WITH regard to your correspondence on climate change (Letters, November 23), three years ago President Obama declared that the Paris climate jolly may have been a turning point for our planet. Well, he would say that, wouldn't he, his forte being rhetoric rather than science.

A new report on the results of the Paris accord show that none of the cuts in CO2 emissions promised by the 200-plus attending nations has happened and the leading industrialised nations have quietly binned the idea.

"Climate Transparency reports that emissions are up in most of the G20 (Australia, Brazil, Canada, China, France, Germany, India, Indonesia, Japan, Russia) except the US (fracking) and the UK (de-industrialising).

President Trump was right to pull out of this farce for there's a far better way to deal with the mild climate change we face than trying to decarbonise every economy on the planet. Humanity adapts so well to global warming we should just deal with any change that occurs.

Rev Dr John Cameron,

10 Howard Pace, St Andrews.

CLARK Cross (Letters, November 19) remarks that "carbon capture and storage [CCS] has yet to appear despite billions being spent on research".

As with other things that are from time to time reinvented at great and needless expense, CCS was used successfully in the 19th century, when steam trams were required by law to "consume their own smoke". (They had also to screen their reciprocation motion work to avoid alarming horses.)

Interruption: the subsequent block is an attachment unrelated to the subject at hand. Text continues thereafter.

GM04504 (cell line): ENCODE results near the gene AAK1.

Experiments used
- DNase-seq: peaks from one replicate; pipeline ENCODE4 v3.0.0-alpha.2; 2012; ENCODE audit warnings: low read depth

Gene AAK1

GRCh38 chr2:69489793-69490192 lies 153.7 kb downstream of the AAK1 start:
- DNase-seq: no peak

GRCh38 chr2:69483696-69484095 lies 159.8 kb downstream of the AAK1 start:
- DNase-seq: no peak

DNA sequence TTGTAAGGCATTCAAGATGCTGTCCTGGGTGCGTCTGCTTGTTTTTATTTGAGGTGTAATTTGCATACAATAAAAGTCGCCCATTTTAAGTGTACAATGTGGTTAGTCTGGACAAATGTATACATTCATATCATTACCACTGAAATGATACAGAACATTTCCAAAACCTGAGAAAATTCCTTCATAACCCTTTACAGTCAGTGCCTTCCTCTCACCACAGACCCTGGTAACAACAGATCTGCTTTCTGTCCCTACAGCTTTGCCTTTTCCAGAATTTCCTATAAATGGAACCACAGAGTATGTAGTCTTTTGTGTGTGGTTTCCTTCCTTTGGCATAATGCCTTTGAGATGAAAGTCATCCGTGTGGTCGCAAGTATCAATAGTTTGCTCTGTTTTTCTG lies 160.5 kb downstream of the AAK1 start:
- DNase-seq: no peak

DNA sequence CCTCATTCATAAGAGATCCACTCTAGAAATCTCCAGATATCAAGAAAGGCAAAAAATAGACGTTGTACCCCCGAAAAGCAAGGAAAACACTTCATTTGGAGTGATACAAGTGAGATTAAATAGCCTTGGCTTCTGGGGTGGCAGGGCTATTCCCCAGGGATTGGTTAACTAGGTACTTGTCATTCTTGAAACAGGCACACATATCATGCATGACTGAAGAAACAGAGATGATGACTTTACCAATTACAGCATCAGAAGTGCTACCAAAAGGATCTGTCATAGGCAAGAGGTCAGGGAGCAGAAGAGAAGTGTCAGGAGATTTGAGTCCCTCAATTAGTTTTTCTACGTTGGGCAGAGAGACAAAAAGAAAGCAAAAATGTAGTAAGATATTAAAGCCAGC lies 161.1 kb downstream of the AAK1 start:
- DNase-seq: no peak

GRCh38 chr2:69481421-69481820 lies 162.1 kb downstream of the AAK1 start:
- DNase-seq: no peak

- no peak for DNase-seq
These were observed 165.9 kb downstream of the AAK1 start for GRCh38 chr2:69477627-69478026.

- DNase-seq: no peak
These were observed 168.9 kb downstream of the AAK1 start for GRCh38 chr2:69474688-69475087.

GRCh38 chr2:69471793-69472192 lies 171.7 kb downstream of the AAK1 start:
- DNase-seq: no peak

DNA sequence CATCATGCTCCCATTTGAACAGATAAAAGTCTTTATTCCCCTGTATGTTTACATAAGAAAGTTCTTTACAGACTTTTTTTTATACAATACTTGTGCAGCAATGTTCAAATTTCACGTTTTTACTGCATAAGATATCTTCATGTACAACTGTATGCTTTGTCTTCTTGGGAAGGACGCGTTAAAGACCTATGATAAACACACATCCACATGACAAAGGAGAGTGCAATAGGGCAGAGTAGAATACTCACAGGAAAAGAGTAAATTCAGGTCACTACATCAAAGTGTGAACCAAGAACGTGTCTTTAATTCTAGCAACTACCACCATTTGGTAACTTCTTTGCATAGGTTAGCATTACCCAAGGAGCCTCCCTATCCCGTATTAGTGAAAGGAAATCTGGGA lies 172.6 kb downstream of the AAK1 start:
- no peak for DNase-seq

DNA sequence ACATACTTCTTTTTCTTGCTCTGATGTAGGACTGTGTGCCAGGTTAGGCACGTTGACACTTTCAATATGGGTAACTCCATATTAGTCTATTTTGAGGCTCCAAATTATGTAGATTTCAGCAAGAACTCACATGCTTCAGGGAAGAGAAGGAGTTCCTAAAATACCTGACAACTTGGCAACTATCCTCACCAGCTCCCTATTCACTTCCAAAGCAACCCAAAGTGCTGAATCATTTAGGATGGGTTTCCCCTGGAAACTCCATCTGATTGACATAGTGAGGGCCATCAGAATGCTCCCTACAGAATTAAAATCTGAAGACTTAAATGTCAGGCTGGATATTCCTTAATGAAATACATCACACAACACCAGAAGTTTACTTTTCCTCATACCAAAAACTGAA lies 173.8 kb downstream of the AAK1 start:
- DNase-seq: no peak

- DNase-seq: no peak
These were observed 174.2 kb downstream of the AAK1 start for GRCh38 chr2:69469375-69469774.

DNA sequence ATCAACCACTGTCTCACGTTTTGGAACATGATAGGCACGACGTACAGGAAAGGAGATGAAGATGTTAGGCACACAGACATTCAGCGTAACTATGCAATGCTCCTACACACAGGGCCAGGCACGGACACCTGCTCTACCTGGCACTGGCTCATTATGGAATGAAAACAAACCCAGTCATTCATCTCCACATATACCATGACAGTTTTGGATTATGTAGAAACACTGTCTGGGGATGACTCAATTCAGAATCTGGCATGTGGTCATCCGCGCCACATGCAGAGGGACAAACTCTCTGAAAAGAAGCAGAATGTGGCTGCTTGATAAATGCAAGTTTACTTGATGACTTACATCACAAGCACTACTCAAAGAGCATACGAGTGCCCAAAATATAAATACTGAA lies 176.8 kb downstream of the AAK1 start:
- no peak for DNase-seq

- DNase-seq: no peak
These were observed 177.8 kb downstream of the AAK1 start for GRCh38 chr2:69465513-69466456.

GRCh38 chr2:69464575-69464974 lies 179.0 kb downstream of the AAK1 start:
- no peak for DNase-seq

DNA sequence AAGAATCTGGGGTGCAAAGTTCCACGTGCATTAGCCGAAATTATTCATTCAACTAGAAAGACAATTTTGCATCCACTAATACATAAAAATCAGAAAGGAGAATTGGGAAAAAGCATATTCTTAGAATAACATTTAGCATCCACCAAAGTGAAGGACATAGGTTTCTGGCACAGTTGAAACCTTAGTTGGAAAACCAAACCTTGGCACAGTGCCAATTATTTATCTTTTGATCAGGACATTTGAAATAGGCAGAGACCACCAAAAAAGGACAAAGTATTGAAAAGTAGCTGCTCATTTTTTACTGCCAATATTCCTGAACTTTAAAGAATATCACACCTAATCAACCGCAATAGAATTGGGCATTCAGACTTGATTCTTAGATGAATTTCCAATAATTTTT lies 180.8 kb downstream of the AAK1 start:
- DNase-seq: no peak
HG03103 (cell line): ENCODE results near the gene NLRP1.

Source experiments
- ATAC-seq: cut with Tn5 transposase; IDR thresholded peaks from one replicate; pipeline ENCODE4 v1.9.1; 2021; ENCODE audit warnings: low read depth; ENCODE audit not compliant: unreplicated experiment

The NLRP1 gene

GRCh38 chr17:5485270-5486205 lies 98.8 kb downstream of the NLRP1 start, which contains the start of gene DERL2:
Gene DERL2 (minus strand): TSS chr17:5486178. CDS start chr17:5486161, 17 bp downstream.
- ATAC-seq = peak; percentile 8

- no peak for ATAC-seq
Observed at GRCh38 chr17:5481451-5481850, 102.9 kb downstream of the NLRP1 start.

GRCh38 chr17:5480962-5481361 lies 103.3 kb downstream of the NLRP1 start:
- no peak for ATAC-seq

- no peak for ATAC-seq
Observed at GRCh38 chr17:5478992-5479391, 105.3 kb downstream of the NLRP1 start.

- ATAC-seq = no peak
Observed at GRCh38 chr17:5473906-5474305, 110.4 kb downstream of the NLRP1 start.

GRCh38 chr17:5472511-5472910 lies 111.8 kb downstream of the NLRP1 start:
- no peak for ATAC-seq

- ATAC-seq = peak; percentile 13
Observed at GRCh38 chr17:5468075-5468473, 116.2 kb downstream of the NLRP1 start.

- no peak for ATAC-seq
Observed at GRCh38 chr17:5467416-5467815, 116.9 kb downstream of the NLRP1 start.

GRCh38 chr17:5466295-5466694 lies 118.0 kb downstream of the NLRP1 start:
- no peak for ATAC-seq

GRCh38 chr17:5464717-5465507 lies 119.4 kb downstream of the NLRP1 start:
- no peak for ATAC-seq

Smoke was eliminated mainly by directing "secondary air" over the incandescent mass, whereby the smoke was indeed "consumed" – an effective and economical expedient. However, the dense smoke inevitably produced for a short time after firing was exhausted to a smoke condenser, and the soot thus formed was dumped at the end of the day’s work. Kindergarten technology which could easily be scaled up to power station requirements. But as with battery-electric vehicle technology – also well advanced more than a century ago – researchers are doing very well for themselves by refraining from discovering anything that would be inconvenient for those with a vested interest in maintaining the status quo.

Your correspondents rightly ridicule our Government’s ostensible efforts to reduce CO2 emissions. Drawing up plans to ban coal fires – and no doubt in due course, birthday-cake candles – while the construction of bigger roads and expansion of air traffic continues apace, makes one think of gnats and camels.

Robin Dow,

40 Mount Pleasant Road, Rothesay, Isle of Bute.